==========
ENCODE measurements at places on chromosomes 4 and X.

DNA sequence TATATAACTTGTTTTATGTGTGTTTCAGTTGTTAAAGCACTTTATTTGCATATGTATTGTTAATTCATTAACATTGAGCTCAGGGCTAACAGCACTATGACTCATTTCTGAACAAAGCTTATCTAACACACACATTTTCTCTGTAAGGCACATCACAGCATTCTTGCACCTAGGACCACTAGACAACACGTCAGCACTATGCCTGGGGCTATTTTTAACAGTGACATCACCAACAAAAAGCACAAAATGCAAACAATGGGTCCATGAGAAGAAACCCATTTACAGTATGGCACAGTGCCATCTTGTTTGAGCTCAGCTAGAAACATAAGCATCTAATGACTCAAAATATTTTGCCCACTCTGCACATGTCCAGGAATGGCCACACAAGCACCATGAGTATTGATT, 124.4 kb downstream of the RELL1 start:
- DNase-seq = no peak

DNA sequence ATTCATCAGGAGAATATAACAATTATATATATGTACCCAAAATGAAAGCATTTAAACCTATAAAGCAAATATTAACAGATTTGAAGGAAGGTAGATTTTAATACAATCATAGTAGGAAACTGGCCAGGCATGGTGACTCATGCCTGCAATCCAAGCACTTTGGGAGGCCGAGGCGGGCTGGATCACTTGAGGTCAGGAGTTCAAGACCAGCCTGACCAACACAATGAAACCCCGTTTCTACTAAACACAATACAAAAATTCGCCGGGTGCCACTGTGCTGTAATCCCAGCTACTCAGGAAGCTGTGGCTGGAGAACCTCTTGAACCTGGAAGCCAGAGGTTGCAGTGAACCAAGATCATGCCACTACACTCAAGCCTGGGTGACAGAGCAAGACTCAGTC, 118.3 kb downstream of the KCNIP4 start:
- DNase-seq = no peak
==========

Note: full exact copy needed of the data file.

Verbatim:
ENCODE measurements at places on chromosomes 4 and X.

DNA sequence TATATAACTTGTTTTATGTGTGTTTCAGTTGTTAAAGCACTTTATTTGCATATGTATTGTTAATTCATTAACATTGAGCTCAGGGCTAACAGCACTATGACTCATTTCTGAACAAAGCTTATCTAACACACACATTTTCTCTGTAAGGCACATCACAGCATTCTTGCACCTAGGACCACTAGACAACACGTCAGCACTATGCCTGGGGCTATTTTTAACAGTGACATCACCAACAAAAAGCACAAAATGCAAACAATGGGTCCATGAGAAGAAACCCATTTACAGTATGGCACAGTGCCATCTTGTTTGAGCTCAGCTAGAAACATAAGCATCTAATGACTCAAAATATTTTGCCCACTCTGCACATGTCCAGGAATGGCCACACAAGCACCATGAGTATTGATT, 124.4 kb downstream of the RELL1 start:
- DNase-seq = no peak

DNA sequence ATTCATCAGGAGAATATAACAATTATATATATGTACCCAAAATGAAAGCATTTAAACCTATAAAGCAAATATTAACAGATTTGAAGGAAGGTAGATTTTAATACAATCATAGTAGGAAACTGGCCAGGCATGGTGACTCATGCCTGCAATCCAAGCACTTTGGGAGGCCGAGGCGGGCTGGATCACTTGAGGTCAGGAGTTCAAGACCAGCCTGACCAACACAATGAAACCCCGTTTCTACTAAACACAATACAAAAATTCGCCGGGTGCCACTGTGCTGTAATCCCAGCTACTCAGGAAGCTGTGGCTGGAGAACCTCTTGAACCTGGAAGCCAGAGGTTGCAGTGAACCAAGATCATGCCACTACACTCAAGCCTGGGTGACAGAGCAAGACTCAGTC, 118.3 kb downstream of the KCNIP4 start:
- DNase-seq = no peak